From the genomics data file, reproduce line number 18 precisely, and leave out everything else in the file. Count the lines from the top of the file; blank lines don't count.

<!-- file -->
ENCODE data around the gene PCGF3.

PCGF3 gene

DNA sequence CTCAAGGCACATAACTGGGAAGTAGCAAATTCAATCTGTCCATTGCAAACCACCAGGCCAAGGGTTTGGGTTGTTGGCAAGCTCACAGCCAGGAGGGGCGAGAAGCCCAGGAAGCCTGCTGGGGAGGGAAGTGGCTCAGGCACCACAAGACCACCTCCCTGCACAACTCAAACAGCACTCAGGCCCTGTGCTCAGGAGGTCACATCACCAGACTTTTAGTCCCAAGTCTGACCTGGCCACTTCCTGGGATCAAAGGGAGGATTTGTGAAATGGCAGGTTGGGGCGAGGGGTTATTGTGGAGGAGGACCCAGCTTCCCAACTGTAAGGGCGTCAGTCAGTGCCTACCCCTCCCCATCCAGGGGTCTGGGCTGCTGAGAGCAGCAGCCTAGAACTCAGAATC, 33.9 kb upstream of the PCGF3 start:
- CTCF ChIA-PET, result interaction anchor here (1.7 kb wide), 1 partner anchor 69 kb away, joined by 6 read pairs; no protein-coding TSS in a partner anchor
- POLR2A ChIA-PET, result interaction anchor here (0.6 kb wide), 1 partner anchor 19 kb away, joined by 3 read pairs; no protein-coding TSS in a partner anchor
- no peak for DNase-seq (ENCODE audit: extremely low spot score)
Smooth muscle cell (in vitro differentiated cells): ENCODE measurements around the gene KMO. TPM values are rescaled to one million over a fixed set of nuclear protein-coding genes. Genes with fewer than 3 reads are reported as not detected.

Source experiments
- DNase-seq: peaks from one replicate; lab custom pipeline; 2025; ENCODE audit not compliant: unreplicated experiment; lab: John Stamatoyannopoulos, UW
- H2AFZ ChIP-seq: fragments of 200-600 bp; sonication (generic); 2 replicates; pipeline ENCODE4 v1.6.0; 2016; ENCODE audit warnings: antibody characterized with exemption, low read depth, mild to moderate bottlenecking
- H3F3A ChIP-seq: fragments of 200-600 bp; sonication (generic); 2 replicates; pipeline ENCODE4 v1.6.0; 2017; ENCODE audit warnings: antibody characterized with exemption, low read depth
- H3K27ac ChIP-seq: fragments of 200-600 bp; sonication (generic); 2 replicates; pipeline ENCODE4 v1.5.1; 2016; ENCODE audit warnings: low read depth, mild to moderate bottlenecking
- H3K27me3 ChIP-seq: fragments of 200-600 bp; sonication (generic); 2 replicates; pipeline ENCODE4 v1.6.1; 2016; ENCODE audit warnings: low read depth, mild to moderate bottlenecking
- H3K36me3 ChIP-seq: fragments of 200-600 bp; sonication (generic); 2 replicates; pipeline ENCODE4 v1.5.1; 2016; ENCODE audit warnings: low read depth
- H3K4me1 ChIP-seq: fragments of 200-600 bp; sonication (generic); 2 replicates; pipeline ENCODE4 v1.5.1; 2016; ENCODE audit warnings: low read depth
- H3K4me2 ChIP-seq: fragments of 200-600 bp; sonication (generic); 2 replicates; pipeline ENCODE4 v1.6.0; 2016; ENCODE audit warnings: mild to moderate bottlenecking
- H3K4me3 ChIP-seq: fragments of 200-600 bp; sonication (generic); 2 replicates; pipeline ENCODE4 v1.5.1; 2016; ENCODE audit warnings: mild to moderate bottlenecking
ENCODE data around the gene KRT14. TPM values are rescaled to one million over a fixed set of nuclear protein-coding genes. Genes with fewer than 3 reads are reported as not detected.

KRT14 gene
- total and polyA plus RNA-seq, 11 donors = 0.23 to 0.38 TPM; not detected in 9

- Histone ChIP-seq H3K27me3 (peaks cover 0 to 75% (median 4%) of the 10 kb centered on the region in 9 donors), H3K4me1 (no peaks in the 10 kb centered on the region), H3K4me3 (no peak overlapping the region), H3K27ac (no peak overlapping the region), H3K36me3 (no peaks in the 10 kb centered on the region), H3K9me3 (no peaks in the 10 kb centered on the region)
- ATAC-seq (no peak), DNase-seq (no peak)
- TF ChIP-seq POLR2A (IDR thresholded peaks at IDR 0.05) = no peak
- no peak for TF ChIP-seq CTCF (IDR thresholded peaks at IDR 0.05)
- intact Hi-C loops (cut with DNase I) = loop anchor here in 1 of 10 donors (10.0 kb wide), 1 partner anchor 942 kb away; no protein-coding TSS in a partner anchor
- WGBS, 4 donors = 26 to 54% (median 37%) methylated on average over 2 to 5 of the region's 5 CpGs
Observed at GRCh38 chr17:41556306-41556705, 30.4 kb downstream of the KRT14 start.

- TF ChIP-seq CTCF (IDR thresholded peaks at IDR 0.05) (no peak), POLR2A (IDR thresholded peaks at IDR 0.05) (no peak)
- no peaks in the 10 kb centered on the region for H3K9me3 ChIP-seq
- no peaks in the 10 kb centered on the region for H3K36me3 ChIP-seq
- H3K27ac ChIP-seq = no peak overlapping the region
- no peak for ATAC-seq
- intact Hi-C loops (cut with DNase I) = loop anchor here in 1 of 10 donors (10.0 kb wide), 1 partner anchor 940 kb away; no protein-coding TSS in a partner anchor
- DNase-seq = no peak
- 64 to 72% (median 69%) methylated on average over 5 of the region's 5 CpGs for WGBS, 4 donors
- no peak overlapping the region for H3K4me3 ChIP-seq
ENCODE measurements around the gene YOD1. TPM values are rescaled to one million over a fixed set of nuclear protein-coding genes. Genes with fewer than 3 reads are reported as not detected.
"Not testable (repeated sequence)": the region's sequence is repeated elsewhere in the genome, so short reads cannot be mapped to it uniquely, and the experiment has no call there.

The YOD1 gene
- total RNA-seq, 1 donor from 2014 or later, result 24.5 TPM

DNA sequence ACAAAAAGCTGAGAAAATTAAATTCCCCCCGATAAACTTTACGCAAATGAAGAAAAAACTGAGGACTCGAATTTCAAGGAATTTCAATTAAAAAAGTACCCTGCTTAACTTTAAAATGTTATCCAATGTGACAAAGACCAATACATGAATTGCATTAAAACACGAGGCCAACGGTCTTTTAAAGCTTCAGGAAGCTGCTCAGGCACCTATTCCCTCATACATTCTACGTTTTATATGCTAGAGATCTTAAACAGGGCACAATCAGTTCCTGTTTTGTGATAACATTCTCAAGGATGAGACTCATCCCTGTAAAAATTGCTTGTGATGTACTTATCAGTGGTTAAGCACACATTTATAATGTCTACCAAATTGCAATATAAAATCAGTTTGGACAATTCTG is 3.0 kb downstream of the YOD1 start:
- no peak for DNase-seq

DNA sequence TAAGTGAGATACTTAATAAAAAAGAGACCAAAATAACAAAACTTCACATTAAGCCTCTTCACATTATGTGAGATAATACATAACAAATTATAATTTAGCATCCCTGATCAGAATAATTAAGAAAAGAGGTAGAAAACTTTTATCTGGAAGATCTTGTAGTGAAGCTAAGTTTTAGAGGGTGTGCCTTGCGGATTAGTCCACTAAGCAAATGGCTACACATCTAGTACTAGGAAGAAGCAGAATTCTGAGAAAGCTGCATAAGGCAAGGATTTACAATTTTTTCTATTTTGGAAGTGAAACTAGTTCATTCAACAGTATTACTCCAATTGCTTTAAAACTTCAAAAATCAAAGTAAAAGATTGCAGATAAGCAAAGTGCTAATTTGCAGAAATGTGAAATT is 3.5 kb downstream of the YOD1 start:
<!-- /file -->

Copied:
ENCODE data around the gene KRT14. TPM values are rescaled to one million over a fixed set of nuclear protein-coding genes. Genes with fewer than 3 reads are reported as not detected.